G1 and Nikon 85/1.8, photo by GH1 with 14-140
Nikon 80-200mm: A very tempting idea, but verges on the ridiculous in actual use. With a tripod it becomes useable, but it's still ridiculous.
Tamron 70-300mm: This seems like a joke. In Nikon mount, the lack of an AF motor keeps it off of the cheap bodies, and the lack of image stabilization makes it a bad choice for anyone who can afford better. A highly undesirable lens, even though it sells for about what the 50/1.8 costs. But for us, it turns into a 600mm-equivalent f/5.6 ultra-telephoto. Sure, it needs to be stopped down and put on a tripod, but set up next to someone with a 600/5.6 on a full-frame body some time. Surprisingly good for the price.
Nikon 50/1.8 on Voigtländer adapter, photo by GH1 with 20/1.7
Nikon 80-400mm: Not nearly as bad as I expected from the reviews that I've read, either on a D700 or m4/3 camera. For the micro bodies, though, its VR is an unnecessary expense and the lens only makes sense if there's also a Nikon AFD-compatible camera in the family. However, it is one of the very few lenses this long with an aperture ring.
Nikon 105mm & 135mm f/2 DC: The Defocus Control lenses are interesting ideas that are a little tricky to use, but the counterpoint is that the added complexity of fully-manual operation doesn't make it that much more difficult. Big for the camera, but sharp, fast, long lenses that will really suit some specialized photography.
Steel Building, GH1 with 35mm PC-Nikkor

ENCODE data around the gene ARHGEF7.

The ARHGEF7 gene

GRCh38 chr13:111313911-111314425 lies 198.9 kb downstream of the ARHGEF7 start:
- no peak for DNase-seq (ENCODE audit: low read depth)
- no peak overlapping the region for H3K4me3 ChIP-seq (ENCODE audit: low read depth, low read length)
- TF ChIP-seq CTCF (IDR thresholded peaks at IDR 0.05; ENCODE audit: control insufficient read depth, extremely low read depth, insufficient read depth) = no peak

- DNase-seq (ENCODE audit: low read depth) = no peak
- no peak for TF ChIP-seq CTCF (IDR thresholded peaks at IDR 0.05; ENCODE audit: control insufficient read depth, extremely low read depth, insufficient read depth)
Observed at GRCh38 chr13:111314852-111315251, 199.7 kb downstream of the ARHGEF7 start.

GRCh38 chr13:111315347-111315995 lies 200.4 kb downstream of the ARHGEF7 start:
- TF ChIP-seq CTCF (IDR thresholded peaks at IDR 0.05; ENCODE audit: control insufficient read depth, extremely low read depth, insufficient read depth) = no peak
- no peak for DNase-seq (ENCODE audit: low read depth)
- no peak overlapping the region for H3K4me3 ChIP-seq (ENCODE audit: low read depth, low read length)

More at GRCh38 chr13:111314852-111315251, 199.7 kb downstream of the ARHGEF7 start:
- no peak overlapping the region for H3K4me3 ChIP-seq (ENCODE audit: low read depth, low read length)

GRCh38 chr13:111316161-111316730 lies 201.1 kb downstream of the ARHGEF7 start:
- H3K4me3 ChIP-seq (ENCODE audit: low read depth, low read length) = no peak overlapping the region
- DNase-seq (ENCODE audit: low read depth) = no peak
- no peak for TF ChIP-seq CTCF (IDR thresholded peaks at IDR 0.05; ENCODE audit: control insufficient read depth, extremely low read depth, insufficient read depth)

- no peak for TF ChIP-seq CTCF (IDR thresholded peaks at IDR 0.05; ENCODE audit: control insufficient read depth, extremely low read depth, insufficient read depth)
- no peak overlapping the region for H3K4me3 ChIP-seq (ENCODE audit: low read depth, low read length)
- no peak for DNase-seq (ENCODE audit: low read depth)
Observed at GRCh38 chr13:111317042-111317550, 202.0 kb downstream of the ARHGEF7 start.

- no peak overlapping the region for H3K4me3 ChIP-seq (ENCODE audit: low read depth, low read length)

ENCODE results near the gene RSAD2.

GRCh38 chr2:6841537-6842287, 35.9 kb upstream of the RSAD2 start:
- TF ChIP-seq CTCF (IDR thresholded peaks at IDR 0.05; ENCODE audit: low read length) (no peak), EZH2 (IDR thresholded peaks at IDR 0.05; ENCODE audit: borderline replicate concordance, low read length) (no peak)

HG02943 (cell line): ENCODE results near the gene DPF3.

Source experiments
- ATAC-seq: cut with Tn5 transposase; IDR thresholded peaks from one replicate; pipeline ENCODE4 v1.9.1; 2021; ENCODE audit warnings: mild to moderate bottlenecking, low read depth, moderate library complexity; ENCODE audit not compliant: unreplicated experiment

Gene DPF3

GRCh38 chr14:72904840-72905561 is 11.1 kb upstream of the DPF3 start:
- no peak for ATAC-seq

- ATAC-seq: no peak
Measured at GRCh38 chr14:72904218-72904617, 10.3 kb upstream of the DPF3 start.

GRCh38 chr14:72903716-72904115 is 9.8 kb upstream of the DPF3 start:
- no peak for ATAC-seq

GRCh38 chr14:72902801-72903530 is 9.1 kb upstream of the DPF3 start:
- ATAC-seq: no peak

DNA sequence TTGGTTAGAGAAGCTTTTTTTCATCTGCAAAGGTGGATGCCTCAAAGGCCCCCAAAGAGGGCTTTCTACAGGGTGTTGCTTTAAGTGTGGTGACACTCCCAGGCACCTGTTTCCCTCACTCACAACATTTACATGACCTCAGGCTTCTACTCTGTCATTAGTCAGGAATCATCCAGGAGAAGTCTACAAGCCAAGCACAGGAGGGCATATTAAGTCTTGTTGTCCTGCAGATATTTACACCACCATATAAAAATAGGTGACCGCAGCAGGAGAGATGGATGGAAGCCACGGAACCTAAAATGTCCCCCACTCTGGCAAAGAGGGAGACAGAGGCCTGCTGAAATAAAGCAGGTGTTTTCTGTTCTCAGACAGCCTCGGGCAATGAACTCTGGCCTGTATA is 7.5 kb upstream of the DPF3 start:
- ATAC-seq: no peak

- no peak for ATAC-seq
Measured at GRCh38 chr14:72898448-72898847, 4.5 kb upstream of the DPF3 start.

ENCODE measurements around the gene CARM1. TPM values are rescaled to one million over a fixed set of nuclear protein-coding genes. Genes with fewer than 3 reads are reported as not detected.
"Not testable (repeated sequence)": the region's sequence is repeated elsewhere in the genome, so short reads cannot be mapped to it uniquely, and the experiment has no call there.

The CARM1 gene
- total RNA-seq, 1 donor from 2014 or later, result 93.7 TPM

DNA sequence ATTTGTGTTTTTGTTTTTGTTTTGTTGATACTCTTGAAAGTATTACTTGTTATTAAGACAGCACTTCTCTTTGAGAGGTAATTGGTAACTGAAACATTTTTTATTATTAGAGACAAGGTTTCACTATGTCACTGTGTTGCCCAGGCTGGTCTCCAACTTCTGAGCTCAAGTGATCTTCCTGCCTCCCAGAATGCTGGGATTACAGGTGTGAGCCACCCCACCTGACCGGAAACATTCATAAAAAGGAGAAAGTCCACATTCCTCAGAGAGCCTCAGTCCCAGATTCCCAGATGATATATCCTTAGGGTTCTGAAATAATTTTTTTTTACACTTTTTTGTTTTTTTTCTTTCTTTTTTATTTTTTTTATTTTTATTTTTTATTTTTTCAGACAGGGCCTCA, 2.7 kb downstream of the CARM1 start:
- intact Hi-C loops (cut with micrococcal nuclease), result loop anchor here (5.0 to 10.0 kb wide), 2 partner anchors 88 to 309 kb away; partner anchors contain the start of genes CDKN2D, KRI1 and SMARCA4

Nikon 135mm f/2.8: An older non-AF lens, it has a tremendously long focusing throw and is surprisingly compact. Not as sharp and contrasty as modern lenses, older designs give a different look to the photos that can be quite appealing. But if pure optical performance is your thing, then this isn't it.
Nikon 180mm f/2.8: This is a very tempting lens - a 360mm-e f/2.8 telephoto that can still slip into a small-to-medium bag. Optically it's very nice, with good sharpness and low chromatic aberrations; the built-in hood is a nice touch. Its manual focus throw is extremely long (almost 180 degrees around a large barrel) and surprisingly refined.
Sigma 180mm f/3.5: A macro lens with a lot of working distance, this one is great for stacking with extension tubes and getting 2:1 magnification, or even more. It's a very different animal than the D.Zuiko 50mm f/2, and don't expect to use it as a 360mm-e lens for hand-held photography, but once it's on a tripod it's very powerful. Too bad about the chromatic aberration, though. (reviewed)
Last Updated: 19 August 2010.